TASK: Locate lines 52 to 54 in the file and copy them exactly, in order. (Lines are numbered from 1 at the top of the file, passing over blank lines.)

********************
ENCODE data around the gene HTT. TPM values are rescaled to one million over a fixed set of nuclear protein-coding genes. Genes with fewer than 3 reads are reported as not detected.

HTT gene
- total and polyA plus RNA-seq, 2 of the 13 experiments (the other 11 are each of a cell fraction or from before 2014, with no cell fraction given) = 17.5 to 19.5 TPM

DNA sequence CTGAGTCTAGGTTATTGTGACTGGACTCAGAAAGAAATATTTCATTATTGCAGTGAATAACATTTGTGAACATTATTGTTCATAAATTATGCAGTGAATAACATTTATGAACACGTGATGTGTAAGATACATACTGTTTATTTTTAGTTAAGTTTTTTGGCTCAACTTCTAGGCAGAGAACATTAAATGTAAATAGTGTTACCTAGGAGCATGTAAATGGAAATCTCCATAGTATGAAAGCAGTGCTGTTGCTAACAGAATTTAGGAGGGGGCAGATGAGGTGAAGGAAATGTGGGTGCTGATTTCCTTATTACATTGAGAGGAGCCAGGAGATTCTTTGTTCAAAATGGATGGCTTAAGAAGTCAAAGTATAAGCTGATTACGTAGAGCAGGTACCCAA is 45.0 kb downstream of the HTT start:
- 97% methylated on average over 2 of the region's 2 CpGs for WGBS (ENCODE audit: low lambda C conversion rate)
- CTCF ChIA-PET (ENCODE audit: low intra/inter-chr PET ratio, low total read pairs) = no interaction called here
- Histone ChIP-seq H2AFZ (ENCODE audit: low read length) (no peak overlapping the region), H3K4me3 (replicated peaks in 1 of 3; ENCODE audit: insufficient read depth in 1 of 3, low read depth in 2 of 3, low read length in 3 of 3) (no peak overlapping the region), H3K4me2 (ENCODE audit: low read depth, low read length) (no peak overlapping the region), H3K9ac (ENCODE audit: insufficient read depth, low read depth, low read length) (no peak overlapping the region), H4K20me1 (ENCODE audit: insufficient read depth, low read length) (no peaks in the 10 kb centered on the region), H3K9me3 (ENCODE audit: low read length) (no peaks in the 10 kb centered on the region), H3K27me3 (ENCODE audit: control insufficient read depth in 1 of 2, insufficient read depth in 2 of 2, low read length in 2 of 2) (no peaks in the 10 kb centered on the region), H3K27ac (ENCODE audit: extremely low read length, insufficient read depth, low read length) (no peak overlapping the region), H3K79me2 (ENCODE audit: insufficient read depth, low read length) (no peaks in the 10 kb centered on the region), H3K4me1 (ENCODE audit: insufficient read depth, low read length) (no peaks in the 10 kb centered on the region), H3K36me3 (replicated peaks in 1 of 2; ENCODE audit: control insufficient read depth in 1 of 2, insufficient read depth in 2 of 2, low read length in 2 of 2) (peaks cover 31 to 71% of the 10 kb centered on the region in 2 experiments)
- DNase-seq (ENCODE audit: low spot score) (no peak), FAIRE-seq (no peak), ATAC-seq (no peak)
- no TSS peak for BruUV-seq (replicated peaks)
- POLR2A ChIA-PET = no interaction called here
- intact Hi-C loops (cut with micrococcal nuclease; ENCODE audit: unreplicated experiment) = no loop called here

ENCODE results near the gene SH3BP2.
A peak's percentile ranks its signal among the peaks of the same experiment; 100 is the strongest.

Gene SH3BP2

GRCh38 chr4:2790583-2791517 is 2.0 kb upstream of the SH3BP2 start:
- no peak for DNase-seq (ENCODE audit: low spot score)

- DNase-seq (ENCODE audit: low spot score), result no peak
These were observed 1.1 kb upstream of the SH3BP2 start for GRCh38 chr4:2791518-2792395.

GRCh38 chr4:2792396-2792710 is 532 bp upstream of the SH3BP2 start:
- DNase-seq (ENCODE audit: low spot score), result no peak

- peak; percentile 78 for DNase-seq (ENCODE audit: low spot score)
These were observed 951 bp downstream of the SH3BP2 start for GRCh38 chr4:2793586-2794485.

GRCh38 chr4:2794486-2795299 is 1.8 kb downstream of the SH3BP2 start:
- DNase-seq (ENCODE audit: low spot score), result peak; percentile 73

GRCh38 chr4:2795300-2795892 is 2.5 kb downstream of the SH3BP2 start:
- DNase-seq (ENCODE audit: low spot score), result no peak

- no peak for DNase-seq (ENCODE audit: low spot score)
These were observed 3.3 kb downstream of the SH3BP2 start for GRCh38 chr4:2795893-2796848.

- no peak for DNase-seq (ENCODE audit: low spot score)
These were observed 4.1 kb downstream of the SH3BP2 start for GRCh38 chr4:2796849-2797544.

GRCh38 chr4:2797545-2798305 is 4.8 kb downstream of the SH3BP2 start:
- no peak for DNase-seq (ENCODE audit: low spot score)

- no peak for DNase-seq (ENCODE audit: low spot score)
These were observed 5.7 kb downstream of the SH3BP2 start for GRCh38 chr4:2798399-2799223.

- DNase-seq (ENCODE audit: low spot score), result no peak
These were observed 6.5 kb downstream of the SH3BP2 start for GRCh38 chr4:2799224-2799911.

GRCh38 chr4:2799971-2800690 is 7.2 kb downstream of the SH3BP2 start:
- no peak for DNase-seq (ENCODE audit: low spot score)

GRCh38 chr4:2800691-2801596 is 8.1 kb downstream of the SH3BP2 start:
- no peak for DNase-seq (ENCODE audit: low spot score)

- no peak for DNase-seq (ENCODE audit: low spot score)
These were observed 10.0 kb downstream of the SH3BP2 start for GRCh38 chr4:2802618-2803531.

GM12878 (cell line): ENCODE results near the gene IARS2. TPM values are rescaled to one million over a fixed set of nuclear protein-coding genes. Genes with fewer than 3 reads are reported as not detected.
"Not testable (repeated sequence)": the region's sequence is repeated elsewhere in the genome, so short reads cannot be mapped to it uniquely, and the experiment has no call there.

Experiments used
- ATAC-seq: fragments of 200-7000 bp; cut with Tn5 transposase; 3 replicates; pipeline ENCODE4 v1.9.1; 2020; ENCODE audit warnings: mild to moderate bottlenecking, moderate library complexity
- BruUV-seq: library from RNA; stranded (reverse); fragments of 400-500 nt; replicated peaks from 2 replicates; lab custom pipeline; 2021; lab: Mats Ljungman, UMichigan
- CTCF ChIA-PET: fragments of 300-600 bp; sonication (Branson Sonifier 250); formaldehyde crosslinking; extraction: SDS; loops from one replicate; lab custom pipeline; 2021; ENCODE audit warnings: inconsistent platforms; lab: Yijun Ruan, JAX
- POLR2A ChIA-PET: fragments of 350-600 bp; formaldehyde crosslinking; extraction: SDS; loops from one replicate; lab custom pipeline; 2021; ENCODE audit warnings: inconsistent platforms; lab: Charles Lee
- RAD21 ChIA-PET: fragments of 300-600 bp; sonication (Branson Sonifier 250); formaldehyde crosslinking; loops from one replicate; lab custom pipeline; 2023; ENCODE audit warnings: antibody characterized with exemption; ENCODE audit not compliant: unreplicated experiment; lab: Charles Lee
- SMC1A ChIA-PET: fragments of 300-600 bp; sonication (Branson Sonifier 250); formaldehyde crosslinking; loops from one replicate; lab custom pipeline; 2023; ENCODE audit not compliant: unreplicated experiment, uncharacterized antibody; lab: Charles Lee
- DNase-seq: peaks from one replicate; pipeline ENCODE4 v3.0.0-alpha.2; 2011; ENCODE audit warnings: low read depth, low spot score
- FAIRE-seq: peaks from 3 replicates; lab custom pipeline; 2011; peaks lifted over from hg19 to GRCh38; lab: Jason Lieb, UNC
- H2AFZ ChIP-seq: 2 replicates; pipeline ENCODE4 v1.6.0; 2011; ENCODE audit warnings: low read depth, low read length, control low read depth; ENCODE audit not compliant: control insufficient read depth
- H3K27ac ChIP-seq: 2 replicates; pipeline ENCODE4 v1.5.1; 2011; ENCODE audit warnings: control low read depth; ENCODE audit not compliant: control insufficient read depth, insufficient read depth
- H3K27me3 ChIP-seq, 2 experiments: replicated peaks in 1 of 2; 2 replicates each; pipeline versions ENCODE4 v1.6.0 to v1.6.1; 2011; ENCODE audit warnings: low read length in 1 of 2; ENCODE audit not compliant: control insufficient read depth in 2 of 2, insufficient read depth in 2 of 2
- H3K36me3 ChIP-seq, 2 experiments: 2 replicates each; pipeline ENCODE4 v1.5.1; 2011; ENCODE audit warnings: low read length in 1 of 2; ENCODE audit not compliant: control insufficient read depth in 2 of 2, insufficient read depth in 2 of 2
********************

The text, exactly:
- DNase-seq: peaks from one replicate; pipeline ENCODE4 v3.0.0-alpha.2; 2011; ENCODE audit warnings: low read depth, low spot score
- FAIRE-seq: peaks from 3 replicates; lab custom pipeline; 2011; peaks lifted over from hg19 to GRCh38; lab: Jason Lieb, UNC
- H2AFZ ChIP-seq: 2 replicates; pipeline ENCODE4 v1.6.0; 2011; ENCODE audit warnings: low read depth, low read length, control low read depth; ENCODE audit not compliant: control insufficient read depth